Background - Endothelial function is impaired by hyperhomocyst(e)inemia. We have previously shown that homocyst(e)ine (Hcy) inhibits NO production by cultured endothelial cells by causing the accumulation of asymmetric dimethylarginine (ADMA). The present study was designed to determine if the same mechanism is operative in humans. Methods and Results - We studied 9 patients with documented peripheral arterial disease (6 men; 3 women; age, 64±3 years), 9 age-matched individuals at risk for atherosclerosis (older adults; 9 men; age, 65±1 years), and 5 young control subjects (younger adults; 5 men; age, 31±1 years) without evidence of or risk factors for atherosclerosis. Endothelial function was measured by flow-mediated vasodilatation of the brachial artery before and 4 hours after a methionine-loading test (100 mg/kg body weight, administered orally). In addition, blood was drawn at both time points for measurements of Hcy and ADMA concentrations. Plasma Hcy increased after the methionine-loading test in each group (all, P<0.001). Plasma ADMA levels rose in all subjects, from 0.9±0.2 to 1.6±0.2 μmol/L in younger adults, from 1.5±0.2 to 3.0±0.4 μmol/L in older adults, and from 1.8±0.1 to 3.9±0.3 μmol/L in peripheral arterial disease patients (all, P<0.001). Flow-mediated vasodilatation was reduced from 13±2% to 10±1% in younger adults, from 6±1% to 5±1% in older adults, and from 7±1% to 3±1% in peripheral arterial disease patients (all, P<0.001). Furthermore, we found positive correlations between plasma Hcy and ADMA concentrations (P=0.03, r=0.450), as well as ADMA and flow-mediated vasodilatation (P=0.002, r=0.623). Conclusions - Our results suggest that experimental hyperhomocyst(e)inemia leads to accumulation of the endogenous NO synthase inhibitor ADMA, accompanied by varying degrees of endothelial dysfunction according to the preexisting state of cardiovascular health.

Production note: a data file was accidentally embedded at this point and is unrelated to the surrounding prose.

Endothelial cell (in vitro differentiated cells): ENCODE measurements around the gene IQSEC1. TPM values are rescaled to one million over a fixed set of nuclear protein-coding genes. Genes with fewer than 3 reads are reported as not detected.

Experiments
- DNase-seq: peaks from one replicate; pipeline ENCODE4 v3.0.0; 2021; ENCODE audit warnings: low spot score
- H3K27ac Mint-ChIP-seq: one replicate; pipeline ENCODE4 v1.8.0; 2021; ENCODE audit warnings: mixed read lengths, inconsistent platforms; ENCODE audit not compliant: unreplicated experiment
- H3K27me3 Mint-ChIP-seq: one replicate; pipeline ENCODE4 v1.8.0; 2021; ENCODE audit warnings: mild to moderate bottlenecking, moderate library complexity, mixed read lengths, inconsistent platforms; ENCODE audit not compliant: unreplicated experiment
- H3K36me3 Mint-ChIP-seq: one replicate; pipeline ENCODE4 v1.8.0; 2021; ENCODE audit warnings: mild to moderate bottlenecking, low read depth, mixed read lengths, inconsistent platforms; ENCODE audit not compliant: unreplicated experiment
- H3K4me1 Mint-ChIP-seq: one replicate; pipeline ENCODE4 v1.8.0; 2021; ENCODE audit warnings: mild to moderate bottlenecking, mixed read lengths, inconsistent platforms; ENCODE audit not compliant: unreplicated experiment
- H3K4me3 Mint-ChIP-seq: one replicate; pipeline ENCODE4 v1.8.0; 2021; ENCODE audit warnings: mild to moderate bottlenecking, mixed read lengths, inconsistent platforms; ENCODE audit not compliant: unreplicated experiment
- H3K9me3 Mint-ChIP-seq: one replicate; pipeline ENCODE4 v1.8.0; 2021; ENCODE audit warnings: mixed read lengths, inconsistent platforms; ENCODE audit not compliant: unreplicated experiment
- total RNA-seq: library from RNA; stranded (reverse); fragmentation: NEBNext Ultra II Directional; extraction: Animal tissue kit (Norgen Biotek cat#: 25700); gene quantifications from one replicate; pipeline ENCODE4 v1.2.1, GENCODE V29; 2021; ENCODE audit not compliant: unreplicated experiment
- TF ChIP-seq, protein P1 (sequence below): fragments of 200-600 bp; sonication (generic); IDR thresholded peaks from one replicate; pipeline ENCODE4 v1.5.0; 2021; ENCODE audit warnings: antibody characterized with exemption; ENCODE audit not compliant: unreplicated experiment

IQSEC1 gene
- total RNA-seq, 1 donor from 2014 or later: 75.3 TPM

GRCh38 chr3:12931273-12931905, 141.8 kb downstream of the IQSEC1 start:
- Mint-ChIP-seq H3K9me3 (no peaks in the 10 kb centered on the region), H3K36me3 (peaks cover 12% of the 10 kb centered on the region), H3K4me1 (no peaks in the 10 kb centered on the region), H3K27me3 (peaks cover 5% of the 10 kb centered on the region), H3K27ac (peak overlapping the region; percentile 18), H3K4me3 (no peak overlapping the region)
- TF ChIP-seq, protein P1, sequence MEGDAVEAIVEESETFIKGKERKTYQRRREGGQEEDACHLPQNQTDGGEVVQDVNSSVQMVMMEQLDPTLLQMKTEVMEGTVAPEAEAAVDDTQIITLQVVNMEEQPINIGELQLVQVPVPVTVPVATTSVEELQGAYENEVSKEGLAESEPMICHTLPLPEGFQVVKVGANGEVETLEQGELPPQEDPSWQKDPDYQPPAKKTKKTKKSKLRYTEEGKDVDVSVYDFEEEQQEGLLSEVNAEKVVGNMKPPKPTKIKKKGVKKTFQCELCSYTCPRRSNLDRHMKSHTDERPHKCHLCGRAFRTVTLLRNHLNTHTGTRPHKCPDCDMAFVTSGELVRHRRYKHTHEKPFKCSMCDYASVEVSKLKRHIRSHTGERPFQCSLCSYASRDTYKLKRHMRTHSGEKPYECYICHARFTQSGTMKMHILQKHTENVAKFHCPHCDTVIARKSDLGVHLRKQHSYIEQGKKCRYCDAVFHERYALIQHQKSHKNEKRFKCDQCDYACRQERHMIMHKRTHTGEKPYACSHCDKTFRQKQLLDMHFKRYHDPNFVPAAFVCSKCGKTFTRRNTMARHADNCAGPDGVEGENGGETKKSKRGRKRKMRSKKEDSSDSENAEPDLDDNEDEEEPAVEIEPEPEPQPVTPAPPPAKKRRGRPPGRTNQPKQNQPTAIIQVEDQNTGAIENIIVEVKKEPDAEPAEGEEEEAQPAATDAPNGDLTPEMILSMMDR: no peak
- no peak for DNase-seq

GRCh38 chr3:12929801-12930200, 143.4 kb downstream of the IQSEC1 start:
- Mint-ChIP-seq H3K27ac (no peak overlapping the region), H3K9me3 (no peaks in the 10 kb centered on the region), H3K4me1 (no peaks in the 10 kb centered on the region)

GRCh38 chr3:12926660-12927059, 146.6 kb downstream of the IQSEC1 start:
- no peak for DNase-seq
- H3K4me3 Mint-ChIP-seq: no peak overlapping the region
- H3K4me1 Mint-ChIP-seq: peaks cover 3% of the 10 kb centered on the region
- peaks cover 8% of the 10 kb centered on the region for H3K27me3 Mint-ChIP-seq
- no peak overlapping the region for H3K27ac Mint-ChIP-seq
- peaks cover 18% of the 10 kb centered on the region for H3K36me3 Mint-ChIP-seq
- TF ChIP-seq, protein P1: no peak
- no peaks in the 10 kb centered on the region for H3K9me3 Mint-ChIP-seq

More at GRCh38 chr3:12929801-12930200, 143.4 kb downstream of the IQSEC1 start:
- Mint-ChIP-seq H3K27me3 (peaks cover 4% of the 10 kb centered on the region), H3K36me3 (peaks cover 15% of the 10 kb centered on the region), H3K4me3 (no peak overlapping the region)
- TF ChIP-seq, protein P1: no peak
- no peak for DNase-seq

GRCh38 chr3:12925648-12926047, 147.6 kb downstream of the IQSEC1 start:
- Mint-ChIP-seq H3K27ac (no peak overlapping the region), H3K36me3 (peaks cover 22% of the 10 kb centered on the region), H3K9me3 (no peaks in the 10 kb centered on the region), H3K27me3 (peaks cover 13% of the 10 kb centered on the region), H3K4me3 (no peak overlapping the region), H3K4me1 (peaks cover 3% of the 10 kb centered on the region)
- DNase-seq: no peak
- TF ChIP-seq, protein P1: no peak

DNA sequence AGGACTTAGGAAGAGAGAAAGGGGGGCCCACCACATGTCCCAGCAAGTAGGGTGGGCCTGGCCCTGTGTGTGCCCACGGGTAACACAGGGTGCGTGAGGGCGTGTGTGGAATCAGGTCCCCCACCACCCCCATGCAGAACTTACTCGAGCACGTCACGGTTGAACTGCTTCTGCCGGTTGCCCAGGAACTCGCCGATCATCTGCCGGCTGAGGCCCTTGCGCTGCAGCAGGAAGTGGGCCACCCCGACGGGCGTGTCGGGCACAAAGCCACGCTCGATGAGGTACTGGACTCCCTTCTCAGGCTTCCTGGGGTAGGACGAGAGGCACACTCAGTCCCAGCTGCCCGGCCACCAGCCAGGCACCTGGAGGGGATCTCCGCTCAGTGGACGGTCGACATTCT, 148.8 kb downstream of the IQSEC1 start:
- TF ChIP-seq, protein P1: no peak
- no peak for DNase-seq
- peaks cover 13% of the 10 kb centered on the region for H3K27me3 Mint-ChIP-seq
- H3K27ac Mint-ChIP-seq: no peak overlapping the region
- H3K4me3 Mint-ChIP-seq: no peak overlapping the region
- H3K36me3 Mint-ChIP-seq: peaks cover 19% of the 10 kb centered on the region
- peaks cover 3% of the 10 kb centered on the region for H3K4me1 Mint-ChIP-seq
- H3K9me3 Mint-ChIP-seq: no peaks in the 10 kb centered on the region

|Original language||English (US)|
|Number of pages||6|
|State||Published - Aug 26 2003|
- Nitric oxide
- Peripheral arterial disease
ASJC Scopus subject areas
- Cardiology and Cardiovascular Medicine